Starved for Attention: How To Deal with Demanding Keiki

5 ways to stop tantrums without losing your own temper.

Photo credit: GETTY IMAGES

Most of us have encountered a screaming child on an interisland flight. The child throws a temper tantrum while an exasperated adult attempts to remedy the situation with POG, that passion orange guava juice.

Perhaps, that screaming child is yours, and the sympathetic glances from fellow passengers make the 45-minute flight feel much longer. Even the most patient among us can feel pushed to the limit with our little one’s demands.

During these times of turbulence, it’s important to remember that acting out is a normal part of development. Keiki—even older ones—will sometimes behave badly and seek attention because they do not know how to vocalize their needs.

We know that there is no tougher role than being a parent or guardian. Every action you take can have a significant impact on the safety and happiness of your child. Parenthood comes with immense responsibility, incessant worrying, and yes, the occasional feeling of helplessness when your child loses control.

We recognize the importance of positive parenting and keeping our keiki safe, and we firmly believe that it’s everyone’s responsibility to protect children in our neighborhood and community.

April is National Child Abuse Prevention Month. This month and throughout the year, we encourage families and communities to work together to prevent child abuse and neglect.

Here are five tips to help you navigate through demands and outbursts, while improving listening skills in children who always seek your attention.

  1. Consistency is key. During times of public outbursts, you might feel like you need to give in to the demand in order to end the struggle. However, it’s important to follow through on anything you say to teach your child that their naughty behavior won’t result in a positive outcome. If you say you’re going to leave the store during a tantrum, and the child still doesn’t calm down, then leave and don’t double back.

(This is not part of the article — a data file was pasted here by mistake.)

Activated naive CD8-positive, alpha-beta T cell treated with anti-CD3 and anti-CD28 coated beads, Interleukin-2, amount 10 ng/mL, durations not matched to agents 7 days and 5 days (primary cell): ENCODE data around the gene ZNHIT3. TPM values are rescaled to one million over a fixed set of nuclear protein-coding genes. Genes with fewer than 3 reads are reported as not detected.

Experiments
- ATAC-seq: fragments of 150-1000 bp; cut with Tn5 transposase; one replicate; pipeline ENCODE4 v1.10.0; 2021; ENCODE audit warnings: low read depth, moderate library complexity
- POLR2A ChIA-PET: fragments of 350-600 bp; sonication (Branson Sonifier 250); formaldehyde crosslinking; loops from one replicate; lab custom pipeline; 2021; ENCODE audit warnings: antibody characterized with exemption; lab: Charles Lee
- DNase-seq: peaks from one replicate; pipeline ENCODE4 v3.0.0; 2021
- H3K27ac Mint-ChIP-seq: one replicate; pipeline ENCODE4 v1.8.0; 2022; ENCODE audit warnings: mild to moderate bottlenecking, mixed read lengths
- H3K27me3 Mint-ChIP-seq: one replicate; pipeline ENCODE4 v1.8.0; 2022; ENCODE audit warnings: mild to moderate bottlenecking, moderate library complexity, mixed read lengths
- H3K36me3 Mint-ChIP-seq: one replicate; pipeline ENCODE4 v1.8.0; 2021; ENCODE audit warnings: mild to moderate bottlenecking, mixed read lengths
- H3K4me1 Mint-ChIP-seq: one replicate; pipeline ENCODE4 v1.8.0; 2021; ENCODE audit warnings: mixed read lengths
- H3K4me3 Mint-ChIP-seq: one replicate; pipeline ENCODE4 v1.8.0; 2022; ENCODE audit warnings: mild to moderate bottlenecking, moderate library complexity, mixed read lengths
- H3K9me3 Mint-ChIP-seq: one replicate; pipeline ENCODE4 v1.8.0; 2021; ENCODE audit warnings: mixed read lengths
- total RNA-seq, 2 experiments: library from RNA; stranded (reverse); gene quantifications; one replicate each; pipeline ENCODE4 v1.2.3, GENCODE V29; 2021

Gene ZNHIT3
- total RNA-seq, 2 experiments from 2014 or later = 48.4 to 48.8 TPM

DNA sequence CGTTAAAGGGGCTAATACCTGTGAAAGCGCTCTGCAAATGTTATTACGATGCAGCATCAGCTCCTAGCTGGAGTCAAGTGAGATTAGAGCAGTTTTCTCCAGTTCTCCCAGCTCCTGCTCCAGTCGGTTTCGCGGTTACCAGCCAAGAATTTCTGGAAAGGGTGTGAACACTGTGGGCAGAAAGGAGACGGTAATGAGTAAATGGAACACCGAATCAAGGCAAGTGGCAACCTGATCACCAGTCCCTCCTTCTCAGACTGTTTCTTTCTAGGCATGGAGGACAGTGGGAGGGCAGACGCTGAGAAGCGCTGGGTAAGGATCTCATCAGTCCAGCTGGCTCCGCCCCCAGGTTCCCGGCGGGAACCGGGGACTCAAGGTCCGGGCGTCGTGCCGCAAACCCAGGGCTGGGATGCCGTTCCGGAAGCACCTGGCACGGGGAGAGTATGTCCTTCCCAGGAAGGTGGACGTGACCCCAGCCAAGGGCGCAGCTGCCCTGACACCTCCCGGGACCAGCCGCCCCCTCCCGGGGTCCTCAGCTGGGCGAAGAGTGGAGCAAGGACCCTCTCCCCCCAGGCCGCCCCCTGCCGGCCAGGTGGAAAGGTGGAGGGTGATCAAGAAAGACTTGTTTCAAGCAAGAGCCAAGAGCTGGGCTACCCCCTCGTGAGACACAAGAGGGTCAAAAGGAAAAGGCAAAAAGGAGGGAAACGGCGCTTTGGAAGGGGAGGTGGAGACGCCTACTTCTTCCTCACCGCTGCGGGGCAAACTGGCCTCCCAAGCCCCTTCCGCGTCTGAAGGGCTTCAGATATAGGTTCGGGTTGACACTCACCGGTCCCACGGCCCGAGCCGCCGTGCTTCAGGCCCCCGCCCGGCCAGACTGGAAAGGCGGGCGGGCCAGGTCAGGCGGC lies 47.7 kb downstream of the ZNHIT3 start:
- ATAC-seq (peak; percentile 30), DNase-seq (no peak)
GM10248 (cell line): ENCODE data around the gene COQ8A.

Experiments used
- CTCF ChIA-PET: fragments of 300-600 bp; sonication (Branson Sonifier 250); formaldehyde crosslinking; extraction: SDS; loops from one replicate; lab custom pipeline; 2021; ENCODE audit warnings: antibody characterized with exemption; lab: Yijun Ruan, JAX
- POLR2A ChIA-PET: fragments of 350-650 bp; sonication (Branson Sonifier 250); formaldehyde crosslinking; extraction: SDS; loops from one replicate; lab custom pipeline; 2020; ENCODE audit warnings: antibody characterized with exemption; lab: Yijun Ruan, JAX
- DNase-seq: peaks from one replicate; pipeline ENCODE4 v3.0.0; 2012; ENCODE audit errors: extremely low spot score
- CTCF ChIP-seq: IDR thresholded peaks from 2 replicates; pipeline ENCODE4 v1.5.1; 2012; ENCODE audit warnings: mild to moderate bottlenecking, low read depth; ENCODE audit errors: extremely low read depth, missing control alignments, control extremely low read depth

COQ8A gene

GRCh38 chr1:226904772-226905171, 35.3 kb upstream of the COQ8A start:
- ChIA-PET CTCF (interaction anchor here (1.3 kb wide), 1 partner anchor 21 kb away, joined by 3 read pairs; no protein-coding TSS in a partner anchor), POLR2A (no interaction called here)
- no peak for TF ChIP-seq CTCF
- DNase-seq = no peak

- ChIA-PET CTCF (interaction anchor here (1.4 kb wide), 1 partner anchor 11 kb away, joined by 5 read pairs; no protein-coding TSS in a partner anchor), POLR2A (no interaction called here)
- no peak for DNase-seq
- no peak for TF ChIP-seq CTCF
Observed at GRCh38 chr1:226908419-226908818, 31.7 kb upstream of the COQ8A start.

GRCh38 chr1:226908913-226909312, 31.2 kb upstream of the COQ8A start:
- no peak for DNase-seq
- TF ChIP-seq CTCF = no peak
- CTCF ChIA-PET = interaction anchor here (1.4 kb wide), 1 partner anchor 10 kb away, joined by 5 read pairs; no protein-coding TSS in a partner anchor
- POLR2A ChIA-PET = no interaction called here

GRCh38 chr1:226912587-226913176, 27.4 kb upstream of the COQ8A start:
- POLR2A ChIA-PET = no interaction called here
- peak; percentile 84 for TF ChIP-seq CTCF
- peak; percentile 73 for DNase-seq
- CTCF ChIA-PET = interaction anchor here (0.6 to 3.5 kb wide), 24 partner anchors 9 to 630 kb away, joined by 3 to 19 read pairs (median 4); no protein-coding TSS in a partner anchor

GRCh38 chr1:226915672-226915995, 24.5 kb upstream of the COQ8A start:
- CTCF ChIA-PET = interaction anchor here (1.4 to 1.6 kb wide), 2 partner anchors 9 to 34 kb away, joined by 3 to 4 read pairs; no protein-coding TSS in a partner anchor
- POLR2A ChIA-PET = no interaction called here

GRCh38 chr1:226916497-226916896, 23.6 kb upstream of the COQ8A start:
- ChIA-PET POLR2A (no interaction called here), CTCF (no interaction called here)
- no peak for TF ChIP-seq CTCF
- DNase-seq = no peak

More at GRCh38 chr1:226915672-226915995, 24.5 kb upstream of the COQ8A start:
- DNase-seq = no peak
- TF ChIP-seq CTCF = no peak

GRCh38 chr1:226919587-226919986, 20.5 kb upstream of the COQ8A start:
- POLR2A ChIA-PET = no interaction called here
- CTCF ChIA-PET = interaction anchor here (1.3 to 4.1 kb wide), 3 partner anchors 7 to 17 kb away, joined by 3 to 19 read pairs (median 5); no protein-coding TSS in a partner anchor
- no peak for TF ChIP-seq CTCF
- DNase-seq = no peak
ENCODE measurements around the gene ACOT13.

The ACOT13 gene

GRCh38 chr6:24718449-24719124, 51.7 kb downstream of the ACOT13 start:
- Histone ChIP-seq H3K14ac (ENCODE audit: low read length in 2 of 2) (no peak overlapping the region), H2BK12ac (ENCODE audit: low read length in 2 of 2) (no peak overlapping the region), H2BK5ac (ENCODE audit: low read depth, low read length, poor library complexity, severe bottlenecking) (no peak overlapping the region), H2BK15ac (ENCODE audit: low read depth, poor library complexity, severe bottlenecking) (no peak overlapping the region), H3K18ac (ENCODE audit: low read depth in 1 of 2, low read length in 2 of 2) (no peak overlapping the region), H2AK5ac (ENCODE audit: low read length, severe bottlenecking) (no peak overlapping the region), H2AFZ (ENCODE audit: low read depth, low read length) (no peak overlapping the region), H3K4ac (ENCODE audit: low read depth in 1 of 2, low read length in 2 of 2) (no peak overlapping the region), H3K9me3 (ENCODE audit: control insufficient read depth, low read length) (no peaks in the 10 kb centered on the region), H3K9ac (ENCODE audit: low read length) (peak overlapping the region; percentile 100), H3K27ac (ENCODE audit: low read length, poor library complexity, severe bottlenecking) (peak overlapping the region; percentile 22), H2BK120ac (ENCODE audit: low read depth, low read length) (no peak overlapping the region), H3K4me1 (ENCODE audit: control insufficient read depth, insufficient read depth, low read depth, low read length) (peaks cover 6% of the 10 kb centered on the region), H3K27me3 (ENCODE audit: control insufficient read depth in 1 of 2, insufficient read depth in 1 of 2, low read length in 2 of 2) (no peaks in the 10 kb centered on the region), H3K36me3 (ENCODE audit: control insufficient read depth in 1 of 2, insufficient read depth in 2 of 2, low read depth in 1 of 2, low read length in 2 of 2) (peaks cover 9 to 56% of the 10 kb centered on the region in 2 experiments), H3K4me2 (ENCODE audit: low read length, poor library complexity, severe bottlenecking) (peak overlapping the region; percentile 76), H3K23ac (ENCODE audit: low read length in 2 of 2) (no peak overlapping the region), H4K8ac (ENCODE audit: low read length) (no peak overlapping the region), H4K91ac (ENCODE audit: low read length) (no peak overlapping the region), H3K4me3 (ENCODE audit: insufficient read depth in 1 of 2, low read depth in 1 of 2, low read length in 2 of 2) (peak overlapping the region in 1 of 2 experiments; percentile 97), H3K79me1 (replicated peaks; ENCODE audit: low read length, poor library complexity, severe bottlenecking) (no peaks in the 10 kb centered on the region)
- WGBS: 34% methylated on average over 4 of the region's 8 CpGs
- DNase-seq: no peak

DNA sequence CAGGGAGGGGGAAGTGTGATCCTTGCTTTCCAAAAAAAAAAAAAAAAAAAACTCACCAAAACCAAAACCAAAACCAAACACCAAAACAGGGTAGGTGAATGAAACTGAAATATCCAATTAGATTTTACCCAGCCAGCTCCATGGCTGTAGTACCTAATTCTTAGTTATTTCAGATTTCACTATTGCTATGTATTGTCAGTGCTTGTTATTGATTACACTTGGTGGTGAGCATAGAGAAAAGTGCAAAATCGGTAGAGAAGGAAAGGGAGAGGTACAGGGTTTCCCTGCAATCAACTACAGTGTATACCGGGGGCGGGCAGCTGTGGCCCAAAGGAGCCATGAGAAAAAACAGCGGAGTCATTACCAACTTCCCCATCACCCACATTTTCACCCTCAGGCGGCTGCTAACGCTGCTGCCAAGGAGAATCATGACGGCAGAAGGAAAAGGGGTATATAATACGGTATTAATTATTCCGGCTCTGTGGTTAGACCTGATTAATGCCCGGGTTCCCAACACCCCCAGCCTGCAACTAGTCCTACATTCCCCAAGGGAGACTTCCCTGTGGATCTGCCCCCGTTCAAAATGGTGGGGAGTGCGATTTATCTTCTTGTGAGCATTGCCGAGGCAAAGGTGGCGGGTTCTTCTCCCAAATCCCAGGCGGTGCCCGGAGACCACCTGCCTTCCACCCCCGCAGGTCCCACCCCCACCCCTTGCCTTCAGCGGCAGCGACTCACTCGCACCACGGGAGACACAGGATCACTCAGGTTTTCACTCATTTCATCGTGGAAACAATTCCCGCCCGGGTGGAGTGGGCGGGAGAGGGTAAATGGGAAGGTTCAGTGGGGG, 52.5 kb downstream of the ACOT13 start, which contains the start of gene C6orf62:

2. Use positive reinforcement. As the child gets older, it is important to give positive reinforcements and vocalize what the child is doing well. To encourage more of that positive behavior, recognize when a child is being patient and behaving well.
  3. Spend quality time. There is no replacement for quality time with keiki. Turning off the TV and putting down the electronic devices to talk about the day, reading stories, or playing hula hoop can demonstrate that you have attention to give them at appropriate times. Games like Simon Says or Follow the Leader can also help keiki build listening skills. Asking questions during story time can even test comprehension.
  4. Learn to Ignore. It’s okay to tell your children, “I’ll speak to you when you’re calmer,” and then give them time to relax. Just like parents, kids need time to unwind. You may even be able to identify tantrum triggers ahead of time. Offering something to drink or a healthy snack could soothe a tired or hungry child before further emotional escalation.
  5. Know when to seek help. Anytime a child is putting his or her safety or safety of another person at risk, it is important to put an immediate stop to the behavior and, in some cases, seek professional help. Any significant change in behavior could be a sign that a recent trauma had an effect on the child.

While some keiki can be more spirited and demanding than others, it is important to help them become well-adjusted and independent by teaching them that everyone has boundaries, and that there are times and places that you can show them the attention they crave and deserve.

Marie Vorsino is vice president of intervention programs at Parents And Children Together, a Hawaiʻi nonprofit providing social services and early childhood education to nurture the relationships that matter most for children and families. For more information, visit

Parents And Children Together is partnering with HONOLULU Family in a series of articles on creating safe and promising futures for Hawaii’s children and families.